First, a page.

Plywood in Paris loft

Paris loft by architects Karine Chartier and Thomas Corbasson

This Paris loft was renovated by architects Karine Chartier and Thomas Corbasson who trained in the studio of Jean Nouvel (last year’s Pritzker Award winner). The space is an old industrial laboratory – you can see the building’s original freight elevator below. Most of the finishing was done in plywood – a moisture-proof, marine-grade, very low formaldehyde-content pine plywood certified by a European sustainable forest practices agreement. Plywood’s characteristic fat “wild grain” – a byproduct of the veneering process in which wood is shaved spirally from logs in thin sheets as logs are rolled past the blade – adds a lot of visual interest to an otherwise white industrial space. The plywood kitchen islands are mostly on locking wheels, which allows the space to flexibly mutate from small cooking area to larger gathering space. Via ATCasa. See also this great project by Chartier Corbasson.

Paris loft by architects Karine Chartier and Thomas Corbasson

Paris loft by architects Karine Chartier and Thomas Corbasson

Paris loft by architects Karine Chartier and Thomas Corbasson

Paris loft by architects Karine Chartier and Thomas Corbasson

Paris loft by architects Karine Chartier and Thomas Corbasson

PS Plywood is something that can really inspire strong reactions – see the comments on the AT post on Chartier Corbasson.

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4 Responses to “Plywood in Paris loft”

  1. youhavebeenheresometime Says:

    this is my dream house. the space looks so inspiring, a place to let your mind drift. i love the white interior, so bright…. and the warm wood kitchen and the plywood stairs so it will age with time.

    tiny, but feels huge…

    thanks for this…

    david john

  2. ii-ne-kore Says:

    sorry, posy-a-comment-o-rama, but this is so timely for me! i am currently doing a little bit on the back of my (tiny) melbourne house to give me a bit more room to eat (basically an expanded nook). and as part of it i am asking my partner to design me a service pod. being an architect, he refuses to indulge me and call it a pod – it is actually really just an oversized cupboard to house washing machine and become a storage dream – but he is going to have it in plywood. anyway, a long story short – this is a beautiful, beauitful plywood dream. the grain, the warmth, delightful. thankyou! i am now forwarding on.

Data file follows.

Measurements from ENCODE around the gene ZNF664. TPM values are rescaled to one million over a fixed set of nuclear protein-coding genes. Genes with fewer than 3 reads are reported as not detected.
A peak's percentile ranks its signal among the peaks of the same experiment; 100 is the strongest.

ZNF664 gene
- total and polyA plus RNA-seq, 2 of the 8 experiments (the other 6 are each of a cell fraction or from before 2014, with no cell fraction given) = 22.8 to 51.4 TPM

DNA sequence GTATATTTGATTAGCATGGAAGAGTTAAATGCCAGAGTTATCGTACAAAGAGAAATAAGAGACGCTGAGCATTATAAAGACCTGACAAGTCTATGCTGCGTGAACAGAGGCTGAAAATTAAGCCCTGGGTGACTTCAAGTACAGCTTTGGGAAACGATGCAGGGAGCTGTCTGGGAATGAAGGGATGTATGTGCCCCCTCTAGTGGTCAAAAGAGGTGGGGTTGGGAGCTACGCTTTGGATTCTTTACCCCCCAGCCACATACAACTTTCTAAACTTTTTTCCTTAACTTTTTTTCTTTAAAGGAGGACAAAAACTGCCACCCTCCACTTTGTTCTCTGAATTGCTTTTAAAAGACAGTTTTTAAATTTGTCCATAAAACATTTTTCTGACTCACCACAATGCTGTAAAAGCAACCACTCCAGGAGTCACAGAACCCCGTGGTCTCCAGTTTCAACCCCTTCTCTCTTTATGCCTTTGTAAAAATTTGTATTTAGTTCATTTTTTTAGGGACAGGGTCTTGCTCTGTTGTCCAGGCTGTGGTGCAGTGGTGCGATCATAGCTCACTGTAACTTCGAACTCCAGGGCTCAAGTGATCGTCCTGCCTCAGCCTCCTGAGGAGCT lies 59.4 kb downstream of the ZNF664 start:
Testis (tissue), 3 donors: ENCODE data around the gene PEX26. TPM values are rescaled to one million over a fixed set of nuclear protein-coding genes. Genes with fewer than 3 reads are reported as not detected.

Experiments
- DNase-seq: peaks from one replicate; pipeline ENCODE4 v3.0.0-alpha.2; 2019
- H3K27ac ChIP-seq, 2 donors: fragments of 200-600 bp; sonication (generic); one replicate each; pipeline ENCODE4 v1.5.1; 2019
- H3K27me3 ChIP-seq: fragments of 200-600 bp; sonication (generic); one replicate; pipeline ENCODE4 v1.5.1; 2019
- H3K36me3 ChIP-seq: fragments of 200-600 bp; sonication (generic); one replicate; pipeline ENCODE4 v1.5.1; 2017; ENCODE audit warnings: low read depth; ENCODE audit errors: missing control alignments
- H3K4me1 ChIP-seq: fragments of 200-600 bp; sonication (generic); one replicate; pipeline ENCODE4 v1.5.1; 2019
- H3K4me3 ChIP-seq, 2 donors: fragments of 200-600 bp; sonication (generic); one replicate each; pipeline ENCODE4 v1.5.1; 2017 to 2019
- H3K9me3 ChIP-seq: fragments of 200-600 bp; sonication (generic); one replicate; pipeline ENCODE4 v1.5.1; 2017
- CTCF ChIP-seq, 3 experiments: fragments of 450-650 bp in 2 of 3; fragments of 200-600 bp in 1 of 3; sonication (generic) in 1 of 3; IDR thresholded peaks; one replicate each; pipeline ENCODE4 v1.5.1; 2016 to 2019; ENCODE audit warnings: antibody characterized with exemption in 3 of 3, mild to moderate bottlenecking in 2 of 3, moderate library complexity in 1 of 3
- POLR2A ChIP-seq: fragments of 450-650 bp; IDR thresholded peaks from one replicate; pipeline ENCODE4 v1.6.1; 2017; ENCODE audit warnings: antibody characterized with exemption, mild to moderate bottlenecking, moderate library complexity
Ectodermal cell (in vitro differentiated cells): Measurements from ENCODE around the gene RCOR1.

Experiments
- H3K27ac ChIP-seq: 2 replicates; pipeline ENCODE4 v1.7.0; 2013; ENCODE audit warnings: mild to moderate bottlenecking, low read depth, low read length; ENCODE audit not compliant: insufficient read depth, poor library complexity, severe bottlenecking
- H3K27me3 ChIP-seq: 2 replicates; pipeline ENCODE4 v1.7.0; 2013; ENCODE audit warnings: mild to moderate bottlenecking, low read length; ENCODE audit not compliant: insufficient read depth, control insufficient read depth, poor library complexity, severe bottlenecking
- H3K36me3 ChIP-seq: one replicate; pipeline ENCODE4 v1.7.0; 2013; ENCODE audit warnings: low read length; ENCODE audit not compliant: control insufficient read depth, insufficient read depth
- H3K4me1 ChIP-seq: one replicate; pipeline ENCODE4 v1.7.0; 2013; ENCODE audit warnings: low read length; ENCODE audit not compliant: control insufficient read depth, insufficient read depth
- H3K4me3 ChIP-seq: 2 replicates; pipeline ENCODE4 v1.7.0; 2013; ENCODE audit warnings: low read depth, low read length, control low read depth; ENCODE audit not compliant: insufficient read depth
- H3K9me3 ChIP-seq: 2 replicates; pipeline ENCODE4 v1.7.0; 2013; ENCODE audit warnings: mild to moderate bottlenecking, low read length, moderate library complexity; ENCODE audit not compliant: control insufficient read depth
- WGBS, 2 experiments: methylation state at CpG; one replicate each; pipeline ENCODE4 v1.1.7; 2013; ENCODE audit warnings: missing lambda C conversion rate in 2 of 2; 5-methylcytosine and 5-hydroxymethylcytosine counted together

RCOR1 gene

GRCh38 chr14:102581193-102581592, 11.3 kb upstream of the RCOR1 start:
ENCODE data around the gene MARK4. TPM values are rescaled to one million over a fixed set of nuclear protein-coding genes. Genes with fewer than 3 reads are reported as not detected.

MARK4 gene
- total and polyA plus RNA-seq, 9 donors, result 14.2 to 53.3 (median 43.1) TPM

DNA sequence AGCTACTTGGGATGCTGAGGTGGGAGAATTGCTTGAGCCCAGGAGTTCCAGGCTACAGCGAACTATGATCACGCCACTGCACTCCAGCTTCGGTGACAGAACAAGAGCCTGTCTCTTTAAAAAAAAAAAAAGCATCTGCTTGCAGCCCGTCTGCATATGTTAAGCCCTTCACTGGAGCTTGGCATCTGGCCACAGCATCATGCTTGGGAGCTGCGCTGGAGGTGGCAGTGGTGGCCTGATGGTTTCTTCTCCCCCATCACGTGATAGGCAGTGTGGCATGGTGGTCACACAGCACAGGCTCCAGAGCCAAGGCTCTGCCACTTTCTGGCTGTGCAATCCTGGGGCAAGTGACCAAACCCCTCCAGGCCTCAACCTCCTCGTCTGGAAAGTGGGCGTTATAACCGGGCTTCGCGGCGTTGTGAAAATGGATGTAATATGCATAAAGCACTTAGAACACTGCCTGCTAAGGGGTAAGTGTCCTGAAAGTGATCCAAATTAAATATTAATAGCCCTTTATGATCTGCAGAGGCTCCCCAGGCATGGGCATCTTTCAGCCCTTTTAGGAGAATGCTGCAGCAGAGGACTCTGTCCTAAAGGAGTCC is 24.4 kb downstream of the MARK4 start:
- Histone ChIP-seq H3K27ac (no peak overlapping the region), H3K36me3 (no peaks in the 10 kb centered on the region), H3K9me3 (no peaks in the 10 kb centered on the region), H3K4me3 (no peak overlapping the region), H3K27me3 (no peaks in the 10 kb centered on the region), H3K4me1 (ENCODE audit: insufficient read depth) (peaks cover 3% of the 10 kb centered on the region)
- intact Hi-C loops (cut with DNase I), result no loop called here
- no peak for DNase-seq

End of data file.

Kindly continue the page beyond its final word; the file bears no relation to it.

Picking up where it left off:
3. Lindsay Says:

    ii-ne-kore,
    That’s so funny! You can go ahead and secretly call it a pod. I really like plywood too (see next post) and am generally surprised when people don’t like it – did you see the comments on the AT post about that kitchen? Whoa. (Link at bottom of this post.) I guess it’s the association of wild grain plywood with “cheap” construction materials that they can’t get past. Personally I like the look of plywood – all those amazing semi-moire patterns – and I also think it’s a good way of utilizing the smaller trees grown these days in tree farms, instead of old-growth lumber. Are you going to post a photo of your cabinet-pod?

  4. ii-ne-kore Says:

    hi lindsay, oh my – those AT commenters are harsh! the plywood revolution obviously yet to hit some parts…it’s like some comments i once saw on a site about the a hanging/draped cord pendulum-type lighting installation. this is personally one of my favourite ways to do lights – draping the cord to attach the globe-paper shade etc to a hook in the ceiling soem distance from the outlet. but some commenters went nuts, saying it was so old hat, blah blah blah. i guess interiors, they really get peoples emotions going, with instinctual reaction, good and bad! i might just post some pod photos when eventually done(but need to figure a way to link them to japan:)

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